Scientists Using Tiny Sensors to Track Honey Bees
Honey bees have been in a number of science articles over the past few years as their population has been steadily declining. The efforts of a group of Australian scientists could help the world gain an understanding of how the spread of diseases has wiped out bee populations in the northern hemisphere. According to an eScience News article, the scientists are tracking the bees’ movements in an effort to halt the spread of diseases that are at the root of the disappearance of bee populations in the northern hemisphere.
In the trial, researchers from Australia’s national science agency, the Commonwealth Scientific and Industrial Research Organisation (CSIRO), glued tiny sensors onto thousands of honey bees to track their movements. The scientists’ hope is that they will be able to learn how to solve the problem of colony collapse disorder, the name given to the situation where bees have mysteriously disappeared from hives while the parasitic varroa mite has encroached on the bees’ territory.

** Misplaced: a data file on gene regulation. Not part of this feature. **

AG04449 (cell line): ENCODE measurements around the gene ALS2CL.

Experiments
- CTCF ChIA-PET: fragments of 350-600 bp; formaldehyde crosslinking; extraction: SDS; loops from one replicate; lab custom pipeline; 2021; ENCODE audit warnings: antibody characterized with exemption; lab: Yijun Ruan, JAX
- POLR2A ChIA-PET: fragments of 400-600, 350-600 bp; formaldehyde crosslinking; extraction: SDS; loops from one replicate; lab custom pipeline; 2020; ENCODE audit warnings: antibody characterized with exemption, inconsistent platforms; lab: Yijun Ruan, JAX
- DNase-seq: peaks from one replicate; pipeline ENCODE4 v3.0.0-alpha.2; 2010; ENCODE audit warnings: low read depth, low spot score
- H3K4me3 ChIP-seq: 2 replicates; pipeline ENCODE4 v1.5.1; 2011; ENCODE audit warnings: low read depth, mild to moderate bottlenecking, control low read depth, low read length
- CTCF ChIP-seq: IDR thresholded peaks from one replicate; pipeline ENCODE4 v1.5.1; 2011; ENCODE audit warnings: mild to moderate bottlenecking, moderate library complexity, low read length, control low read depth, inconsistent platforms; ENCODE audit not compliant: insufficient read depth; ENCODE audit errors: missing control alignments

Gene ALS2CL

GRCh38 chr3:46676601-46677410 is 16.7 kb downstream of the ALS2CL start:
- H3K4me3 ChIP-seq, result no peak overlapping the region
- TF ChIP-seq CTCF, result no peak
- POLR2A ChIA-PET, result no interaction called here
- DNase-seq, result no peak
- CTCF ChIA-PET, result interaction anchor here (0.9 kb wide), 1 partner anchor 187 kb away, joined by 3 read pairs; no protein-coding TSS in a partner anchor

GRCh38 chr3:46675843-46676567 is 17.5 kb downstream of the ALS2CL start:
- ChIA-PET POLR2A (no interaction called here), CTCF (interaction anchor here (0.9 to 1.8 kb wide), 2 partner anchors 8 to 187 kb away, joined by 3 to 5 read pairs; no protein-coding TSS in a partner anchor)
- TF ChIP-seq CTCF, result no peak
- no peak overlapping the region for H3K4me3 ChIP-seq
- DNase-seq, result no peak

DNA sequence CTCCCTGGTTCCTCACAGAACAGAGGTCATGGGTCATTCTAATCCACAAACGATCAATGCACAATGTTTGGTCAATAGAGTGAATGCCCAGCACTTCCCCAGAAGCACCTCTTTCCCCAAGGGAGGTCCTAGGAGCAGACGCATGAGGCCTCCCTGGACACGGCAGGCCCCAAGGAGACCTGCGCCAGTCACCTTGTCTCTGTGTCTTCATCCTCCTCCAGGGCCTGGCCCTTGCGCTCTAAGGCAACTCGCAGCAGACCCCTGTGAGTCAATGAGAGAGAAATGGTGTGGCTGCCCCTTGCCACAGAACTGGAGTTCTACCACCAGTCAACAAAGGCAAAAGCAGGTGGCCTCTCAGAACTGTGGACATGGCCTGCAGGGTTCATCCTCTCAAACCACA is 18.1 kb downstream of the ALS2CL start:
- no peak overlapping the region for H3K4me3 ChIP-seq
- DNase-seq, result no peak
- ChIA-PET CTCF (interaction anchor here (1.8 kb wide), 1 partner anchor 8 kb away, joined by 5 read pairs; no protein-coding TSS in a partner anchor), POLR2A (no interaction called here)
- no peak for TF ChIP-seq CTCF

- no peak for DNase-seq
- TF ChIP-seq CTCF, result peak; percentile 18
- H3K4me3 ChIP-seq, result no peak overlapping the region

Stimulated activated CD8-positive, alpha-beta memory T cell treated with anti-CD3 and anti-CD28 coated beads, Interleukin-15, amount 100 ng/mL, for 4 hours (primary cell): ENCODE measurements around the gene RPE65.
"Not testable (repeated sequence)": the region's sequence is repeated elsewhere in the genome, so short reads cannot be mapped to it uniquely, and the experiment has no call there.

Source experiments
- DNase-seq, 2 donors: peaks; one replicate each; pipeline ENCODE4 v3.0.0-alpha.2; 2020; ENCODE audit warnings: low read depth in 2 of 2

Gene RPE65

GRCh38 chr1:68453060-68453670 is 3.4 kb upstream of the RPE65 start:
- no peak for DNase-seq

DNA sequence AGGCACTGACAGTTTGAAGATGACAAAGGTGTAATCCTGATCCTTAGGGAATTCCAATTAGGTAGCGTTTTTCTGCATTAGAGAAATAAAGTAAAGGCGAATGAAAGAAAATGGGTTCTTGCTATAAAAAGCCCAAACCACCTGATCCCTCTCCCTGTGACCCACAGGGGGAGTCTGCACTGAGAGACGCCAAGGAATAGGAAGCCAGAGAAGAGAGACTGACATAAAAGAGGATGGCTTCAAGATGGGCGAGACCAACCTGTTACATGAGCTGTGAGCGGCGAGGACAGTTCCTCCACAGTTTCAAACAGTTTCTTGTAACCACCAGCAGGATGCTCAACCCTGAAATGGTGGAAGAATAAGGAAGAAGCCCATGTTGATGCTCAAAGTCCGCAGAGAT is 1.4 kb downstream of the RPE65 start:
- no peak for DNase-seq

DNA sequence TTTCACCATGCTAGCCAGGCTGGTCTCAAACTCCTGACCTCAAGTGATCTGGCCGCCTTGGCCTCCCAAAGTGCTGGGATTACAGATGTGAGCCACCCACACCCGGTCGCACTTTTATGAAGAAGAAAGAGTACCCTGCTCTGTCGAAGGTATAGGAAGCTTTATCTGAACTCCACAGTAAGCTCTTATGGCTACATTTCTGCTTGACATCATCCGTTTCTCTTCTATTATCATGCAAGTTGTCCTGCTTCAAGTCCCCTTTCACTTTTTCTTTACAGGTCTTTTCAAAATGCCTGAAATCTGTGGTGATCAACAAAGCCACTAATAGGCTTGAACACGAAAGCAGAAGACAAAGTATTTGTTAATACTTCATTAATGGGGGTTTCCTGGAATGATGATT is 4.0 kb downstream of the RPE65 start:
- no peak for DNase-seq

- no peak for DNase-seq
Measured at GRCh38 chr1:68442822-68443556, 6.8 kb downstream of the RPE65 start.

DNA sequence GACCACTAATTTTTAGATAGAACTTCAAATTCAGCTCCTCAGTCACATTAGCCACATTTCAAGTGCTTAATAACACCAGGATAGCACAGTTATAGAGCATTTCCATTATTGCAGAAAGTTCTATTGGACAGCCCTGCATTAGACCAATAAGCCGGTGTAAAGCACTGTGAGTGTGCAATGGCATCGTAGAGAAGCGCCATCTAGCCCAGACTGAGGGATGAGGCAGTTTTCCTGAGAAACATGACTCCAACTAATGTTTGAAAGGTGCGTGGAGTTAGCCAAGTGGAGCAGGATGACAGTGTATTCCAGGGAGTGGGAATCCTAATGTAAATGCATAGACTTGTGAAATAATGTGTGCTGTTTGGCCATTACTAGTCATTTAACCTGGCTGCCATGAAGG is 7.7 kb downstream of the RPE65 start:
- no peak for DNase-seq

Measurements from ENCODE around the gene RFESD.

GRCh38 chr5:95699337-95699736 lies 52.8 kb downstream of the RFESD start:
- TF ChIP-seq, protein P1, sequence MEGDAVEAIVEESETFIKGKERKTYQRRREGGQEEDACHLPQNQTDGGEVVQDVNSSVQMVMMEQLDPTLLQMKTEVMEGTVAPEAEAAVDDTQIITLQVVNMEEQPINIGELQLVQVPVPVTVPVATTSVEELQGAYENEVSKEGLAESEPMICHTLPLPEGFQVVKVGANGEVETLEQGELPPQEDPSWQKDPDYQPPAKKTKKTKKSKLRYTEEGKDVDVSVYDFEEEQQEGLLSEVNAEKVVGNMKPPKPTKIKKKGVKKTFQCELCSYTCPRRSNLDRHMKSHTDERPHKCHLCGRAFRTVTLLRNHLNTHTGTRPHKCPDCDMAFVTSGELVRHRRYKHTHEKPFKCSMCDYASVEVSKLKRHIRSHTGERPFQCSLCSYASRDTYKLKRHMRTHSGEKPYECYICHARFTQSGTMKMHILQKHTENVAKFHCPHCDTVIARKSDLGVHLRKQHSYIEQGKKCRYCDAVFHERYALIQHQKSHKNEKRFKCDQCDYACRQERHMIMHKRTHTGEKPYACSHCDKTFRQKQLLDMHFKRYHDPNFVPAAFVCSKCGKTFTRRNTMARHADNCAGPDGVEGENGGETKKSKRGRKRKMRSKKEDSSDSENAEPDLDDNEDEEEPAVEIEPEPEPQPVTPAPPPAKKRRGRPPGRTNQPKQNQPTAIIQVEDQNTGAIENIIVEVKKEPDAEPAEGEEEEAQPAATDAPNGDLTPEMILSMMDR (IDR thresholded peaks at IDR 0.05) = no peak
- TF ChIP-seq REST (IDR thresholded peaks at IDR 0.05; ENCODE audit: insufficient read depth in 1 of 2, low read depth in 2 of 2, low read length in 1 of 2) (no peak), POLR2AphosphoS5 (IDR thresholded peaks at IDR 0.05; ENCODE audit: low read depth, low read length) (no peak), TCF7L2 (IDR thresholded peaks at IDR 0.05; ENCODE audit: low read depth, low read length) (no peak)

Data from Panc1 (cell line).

According to the article, the scientists performed the study by using tweezers to glue the sensors onto the bees’ backs after they have been soothed to sleep with the use of refrigeration. Younger bees with more hair had to be shaved before the sensor could be glued into place. The scientists will use the tiny sensors that weigh in at about 5 mg and measure 2.5 ml to determine the effectiveness of pesticides in the fight against colony collapse disorder and the varroa mite.
While many magazines reported their amusing take on the idea of tiny honey bees flying around with backpacks, scientists and others know the important role that honey bees play in the growth of food crops. The study will provide farmers and fruit growers with information that will aid them in growing and managing crops globally.